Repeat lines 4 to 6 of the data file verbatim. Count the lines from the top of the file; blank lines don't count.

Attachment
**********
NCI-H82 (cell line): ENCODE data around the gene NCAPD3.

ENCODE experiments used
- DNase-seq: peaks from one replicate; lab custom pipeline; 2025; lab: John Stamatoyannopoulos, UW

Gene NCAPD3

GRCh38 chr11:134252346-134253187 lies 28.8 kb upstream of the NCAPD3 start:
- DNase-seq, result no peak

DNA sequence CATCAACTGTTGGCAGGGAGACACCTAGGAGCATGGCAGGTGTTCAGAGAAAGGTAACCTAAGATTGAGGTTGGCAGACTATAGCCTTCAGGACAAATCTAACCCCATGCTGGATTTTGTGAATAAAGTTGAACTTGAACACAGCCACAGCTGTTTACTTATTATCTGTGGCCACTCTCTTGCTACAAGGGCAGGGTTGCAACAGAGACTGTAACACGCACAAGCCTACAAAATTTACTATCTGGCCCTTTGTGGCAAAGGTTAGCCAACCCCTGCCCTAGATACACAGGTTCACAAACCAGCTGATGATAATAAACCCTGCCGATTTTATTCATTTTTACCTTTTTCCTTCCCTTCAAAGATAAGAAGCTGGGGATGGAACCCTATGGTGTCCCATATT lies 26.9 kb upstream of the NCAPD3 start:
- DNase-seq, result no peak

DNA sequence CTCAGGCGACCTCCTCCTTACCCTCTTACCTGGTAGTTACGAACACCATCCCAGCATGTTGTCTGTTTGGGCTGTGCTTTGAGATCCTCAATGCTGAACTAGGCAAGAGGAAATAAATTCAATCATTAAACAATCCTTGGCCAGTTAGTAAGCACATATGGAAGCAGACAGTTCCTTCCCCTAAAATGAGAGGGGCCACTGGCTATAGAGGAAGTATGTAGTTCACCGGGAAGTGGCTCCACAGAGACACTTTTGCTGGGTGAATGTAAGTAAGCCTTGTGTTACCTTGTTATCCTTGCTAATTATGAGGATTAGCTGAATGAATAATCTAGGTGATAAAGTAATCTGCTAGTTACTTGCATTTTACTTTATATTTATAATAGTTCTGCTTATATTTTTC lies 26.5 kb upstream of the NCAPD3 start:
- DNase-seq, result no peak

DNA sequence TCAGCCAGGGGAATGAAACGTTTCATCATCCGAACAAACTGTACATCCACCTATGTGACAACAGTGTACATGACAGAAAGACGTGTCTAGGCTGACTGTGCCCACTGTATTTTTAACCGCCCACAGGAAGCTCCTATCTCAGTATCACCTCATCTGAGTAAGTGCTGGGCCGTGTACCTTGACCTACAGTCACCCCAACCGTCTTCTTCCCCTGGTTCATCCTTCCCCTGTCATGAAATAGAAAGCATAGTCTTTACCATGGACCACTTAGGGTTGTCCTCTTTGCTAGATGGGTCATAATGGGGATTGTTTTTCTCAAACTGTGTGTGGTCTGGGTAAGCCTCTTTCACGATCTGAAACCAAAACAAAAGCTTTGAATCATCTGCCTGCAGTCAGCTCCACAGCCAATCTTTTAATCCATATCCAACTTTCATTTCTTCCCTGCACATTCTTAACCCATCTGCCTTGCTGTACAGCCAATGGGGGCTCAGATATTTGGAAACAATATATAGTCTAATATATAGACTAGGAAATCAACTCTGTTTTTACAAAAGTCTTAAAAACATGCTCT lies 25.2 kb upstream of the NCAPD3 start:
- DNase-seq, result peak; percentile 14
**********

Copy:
Gene NCAPD3

GRCh38 chr11:134252346-134253187 lies 28.8 kb upstream of the NCAPD3 start:
- DNase-seq, result no peak